Walter Shapiro, in Salon:
"As a reporter covering my eighth presidential campaign, I am mostly interested in the journalistic lessons arising from my flawed character assessment of John Edwards. This was not a case of the Inside-the-Beltway Syndrome in which beloved Washington figures get every conceivable break from a sometimes gullible press corps. Edwards was always a bit of a political outsider (especially after he recast himself as the left-wing populist in the 2008 presidential field) and my affection for him was more idiosyncratic than reflective of press-bus groupthink… My mistake about John Edwards was believing all his public boasts about his nearly perfect marriage. I allowed myself to judge him through the prism of his union with Elizabeth when I would have reached a far different conclusion if I had gazed through the lens of his dalliance with Rielle Hunter.
Ann-Louise Bardach, in a memorable 2004 piece about Arnold Schwarzenegger and the National Enquirer, describing how Schwarzenegger won the complicity of the tabloid in laying off the sleazy exposes while he was running for governor:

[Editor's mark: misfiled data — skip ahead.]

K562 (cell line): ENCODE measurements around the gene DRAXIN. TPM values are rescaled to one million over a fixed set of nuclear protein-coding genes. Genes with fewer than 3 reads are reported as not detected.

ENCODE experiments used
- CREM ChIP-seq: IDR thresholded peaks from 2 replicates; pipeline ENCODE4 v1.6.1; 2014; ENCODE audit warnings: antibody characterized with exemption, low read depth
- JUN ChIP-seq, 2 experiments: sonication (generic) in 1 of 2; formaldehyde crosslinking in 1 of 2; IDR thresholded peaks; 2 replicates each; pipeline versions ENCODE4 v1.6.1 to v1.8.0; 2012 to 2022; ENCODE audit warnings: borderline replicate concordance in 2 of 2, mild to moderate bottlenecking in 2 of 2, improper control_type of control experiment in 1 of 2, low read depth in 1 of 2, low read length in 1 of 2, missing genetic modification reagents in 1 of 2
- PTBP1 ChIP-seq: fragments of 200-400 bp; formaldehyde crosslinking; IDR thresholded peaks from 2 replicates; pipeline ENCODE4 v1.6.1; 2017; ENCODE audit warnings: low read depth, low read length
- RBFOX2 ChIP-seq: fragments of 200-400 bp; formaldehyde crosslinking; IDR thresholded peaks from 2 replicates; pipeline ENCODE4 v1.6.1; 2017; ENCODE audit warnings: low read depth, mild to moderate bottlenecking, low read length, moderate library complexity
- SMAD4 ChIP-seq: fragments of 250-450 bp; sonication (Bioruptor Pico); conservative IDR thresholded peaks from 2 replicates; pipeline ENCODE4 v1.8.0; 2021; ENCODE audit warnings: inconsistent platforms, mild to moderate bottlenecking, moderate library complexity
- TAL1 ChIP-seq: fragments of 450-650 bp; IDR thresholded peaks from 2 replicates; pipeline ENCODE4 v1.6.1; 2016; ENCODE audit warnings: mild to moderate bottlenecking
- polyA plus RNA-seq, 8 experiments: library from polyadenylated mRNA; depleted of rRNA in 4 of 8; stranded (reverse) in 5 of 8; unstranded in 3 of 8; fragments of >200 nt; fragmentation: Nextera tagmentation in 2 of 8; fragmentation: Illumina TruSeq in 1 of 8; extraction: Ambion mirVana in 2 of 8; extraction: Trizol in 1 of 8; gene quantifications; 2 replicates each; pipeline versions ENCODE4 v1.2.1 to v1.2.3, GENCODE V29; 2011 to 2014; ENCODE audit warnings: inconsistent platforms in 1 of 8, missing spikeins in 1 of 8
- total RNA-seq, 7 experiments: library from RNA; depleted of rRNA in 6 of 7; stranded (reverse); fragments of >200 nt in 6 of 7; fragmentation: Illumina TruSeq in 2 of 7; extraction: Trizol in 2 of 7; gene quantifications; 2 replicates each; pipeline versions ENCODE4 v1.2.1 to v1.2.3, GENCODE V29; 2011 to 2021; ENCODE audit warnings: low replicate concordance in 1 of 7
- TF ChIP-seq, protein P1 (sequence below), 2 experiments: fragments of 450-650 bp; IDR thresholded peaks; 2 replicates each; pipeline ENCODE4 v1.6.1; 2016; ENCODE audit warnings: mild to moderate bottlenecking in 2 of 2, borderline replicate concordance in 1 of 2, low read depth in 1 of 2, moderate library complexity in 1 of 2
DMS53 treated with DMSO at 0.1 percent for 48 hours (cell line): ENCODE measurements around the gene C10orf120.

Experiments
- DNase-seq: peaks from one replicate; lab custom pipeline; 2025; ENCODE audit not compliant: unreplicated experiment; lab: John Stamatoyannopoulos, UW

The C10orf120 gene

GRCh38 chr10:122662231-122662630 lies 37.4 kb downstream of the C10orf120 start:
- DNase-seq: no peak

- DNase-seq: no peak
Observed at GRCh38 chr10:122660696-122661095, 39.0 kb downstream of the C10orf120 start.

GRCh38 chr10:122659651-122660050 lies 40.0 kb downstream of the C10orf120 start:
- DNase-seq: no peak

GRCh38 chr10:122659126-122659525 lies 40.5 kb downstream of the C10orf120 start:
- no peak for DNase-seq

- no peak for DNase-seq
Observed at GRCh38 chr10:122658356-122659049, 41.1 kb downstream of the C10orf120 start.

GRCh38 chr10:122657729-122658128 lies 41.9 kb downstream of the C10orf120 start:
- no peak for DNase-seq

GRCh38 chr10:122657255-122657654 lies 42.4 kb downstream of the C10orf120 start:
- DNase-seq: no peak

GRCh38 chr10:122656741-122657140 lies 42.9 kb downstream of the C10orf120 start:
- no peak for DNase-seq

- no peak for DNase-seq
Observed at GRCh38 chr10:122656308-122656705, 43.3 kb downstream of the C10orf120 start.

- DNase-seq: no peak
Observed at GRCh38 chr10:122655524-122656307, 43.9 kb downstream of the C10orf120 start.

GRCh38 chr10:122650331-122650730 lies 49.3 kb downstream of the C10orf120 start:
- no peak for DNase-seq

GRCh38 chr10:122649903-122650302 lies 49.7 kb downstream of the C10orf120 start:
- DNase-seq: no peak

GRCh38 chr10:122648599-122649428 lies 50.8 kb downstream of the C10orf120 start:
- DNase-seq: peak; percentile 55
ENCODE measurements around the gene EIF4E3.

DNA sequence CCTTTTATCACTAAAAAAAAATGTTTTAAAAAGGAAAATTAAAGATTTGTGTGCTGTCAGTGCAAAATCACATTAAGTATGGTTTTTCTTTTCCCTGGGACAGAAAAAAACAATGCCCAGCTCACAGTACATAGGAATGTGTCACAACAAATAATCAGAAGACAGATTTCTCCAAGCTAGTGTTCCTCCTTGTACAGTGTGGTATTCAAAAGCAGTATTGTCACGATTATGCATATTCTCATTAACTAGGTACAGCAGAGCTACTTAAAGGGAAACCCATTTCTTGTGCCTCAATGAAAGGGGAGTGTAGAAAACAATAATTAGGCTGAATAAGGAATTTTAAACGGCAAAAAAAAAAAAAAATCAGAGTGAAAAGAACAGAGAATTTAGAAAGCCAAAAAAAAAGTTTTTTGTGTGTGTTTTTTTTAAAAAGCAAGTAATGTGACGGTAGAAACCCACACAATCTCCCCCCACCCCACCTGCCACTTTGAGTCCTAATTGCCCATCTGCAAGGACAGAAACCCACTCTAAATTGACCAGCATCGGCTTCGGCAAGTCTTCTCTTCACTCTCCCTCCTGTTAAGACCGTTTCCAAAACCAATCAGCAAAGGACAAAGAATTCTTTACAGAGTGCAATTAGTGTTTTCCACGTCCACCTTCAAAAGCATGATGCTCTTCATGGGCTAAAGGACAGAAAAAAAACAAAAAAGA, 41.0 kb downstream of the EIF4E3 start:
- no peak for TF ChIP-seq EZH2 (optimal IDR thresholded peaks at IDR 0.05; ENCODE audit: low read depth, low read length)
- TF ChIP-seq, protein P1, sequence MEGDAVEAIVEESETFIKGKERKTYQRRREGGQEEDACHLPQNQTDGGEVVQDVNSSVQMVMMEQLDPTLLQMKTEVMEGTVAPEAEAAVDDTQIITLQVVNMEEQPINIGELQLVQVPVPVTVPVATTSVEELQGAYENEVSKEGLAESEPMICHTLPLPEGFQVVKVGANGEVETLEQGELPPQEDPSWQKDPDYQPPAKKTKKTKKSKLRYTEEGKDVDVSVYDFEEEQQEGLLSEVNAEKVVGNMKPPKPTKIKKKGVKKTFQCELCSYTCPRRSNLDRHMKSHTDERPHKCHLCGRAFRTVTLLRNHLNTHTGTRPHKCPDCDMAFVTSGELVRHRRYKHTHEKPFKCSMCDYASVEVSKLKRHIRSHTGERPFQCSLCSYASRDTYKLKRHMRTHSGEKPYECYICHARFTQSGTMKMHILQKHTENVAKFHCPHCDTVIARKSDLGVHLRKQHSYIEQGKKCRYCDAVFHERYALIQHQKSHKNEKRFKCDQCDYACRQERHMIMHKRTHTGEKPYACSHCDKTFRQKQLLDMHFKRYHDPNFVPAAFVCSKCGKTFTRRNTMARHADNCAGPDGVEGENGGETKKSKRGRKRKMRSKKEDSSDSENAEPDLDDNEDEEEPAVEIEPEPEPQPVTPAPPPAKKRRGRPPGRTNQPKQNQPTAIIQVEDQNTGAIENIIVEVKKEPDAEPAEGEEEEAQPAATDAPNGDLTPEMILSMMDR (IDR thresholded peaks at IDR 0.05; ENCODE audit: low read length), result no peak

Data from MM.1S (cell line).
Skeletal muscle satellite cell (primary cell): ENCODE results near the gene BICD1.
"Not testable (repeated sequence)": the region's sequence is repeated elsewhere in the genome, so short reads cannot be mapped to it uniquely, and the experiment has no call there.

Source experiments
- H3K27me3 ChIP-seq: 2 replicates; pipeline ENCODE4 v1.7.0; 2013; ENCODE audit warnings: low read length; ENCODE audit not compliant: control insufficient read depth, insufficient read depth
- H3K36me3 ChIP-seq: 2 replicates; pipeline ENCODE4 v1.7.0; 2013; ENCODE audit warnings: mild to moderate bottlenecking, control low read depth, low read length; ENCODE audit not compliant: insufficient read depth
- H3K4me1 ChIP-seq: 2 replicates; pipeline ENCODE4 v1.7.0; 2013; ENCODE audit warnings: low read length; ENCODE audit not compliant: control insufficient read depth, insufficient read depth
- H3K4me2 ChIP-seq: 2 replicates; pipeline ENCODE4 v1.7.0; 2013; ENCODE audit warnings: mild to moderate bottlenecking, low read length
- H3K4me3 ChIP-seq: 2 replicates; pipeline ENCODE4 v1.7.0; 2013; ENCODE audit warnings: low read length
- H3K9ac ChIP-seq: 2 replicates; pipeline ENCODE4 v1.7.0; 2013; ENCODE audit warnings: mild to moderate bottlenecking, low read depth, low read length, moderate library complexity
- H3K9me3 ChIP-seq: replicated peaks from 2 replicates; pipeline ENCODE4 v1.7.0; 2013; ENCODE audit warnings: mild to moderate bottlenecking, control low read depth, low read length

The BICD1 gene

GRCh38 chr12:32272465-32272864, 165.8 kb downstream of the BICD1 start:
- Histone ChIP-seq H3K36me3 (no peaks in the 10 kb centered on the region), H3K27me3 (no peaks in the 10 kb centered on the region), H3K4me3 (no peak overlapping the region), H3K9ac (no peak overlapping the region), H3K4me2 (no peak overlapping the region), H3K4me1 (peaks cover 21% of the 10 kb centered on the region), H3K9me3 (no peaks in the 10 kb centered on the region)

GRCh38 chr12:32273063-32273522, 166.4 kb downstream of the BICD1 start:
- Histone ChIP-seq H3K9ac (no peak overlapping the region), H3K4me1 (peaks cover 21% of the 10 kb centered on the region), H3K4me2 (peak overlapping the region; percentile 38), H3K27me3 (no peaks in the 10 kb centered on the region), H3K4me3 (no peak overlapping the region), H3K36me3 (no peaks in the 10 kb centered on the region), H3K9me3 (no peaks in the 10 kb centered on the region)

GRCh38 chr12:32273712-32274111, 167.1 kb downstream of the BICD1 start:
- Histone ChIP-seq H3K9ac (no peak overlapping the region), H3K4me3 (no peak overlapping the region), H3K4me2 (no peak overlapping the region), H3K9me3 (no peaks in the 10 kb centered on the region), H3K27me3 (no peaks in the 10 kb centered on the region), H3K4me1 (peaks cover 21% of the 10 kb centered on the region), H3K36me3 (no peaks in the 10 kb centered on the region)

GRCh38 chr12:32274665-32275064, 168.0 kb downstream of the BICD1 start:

"In the last 15 years, the tabs have earned a reputation for nailing down hard-to-get stories for the simple reason that, unlike the mainstream media, they often pay sources and hire private investigators. The meshing of the tabs and the mainstream media went into high gear during the O.J. Simpson trial and was standard practice by the time of the Clinton-Lewinsky scandal. Schwarzenegger, of course, could have curbed his excessive behavior. But there is scant evidence of this having occurred before 2003…. Pecker still insists that Schwarzenegger does not have tabloid immunity. "Will I send 50 reporters to dig up something on my partner?" he asks. "No. I’m not going to do that. But if anything that’s newsworthy comes up, something that we know will sell, we’ll publish."
That would be David Pecker, chief exec of American Media, Inc, (AMI), the parent company of the National Enquirer and the Star.